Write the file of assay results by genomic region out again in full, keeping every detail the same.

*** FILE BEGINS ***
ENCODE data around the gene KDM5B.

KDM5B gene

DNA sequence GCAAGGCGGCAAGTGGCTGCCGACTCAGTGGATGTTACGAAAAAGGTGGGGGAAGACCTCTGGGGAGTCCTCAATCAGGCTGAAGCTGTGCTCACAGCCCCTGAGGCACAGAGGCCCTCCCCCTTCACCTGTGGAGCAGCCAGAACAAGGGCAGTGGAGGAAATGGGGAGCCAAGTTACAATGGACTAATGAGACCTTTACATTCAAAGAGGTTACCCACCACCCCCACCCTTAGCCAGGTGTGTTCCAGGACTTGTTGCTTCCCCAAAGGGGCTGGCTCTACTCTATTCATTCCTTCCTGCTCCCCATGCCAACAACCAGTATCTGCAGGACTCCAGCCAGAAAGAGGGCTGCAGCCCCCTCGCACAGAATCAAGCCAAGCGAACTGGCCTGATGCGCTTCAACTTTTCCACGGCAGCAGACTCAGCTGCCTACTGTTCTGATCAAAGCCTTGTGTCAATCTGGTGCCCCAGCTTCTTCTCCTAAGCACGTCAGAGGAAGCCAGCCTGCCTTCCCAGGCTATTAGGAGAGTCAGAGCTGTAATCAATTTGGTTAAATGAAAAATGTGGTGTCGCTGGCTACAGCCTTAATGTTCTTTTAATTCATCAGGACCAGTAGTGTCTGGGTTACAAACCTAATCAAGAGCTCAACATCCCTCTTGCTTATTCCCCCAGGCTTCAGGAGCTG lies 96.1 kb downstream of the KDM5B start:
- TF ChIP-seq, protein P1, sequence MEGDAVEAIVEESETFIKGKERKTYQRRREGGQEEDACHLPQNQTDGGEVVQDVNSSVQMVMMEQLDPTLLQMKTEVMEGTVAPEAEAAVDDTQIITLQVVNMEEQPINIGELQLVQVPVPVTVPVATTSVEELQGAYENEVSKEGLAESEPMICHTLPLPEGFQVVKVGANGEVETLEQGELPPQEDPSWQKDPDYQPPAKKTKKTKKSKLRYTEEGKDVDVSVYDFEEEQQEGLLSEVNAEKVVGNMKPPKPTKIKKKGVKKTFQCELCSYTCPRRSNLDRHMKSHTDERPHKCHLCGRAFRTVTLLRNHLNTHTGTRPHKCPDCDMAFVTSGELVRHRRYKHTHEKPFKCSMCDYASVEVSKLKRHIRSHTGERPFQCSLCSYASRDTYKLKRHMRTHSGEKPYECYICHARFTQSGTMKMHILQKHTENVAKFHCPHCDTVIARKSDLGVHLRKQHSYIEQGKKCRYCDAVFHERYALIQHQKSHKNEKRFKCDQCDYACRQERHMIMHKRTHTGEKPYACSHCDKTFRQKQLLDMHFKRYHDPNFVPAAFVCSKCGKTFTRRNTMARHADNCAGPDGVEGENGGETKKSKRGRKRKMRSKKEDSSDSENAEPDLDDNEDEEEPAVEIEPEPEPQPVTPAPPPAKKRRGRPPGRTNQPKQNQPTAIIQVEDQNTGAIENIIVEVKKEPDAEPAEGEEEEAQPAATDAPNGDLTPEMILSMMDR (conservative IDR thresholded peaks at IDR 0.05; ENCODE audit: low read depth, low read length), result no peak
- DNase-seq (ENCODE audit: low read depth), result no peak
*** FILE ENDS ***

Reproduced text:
ENCODE data around the gene KDM5B.

KDM5B gene

DNA sequence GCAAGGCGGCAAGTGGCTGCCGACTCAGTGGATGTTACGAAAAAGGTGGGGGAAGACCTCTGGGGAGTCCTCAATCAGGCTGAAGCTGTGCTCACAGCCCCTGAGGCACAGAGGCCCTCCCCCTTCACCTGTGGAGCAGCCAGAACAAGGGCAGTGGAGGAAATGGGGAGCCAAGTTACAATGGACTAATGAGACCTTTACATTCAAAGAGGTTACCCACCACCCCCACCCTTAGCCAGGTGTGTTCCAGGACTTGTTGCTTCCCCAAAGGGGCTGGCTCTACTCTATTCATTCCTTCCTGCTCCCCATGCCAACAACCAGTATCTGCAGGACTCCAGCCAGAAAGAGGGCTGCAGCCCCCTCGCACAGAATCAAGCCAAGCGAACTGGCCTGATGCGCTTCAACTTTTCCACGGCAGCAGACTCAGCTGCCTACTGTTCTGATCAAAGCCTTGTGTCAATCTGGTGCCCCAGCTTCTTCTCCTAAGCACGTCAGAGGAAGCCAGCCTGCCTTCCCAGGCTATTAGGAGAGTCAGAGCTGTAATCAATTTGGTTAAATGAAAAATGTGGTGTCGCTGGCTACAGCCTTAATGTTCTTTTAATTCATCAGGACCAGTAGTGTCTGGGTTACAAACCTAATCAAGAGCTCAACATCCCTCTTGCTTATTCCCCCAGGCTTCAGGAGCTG lies 96.1 kb downstream of the KDM5B start:
- TF ChIP-seq, protein P1, sequence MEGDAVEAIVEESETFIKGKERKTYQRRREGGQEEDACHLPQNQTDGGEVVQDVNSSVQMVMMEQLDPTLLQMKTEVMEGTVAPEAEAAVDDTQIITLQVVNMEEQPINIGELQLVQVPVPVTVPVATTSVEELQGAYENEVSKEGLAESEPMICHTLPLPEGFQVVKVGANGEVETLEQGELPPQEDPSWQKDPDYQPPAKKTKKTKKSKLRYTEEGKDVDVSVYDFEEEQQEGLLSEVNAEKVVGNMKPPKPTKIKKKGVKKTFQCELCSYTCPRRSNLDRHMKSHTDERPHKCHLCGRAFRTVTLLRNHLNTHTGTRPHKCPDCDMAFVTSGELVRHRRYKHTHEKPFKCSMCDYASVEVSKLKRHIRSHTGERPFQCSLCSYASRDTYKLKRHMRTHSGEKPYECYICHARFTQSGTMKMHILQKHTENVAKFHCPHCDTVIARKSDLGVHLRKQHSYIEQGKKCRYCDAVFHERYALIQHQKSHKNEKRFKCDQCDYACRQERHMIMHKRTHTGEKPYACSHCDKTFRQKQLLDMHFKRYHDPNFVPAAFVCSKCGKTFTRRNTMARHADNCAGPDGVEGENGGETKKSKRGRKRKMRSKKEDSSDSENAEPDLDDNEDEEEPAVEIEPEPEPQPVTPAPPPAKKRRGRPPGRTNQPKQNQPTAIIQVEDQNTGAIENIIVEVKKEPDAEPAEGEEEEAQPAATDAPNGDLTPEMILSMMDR (conservative IDR thresholded peaks at IDR 0.05; ENCODE audit: low read depth, low read length), result no peak
- DNase-seq (ENCODE audit: low read depth), result no peak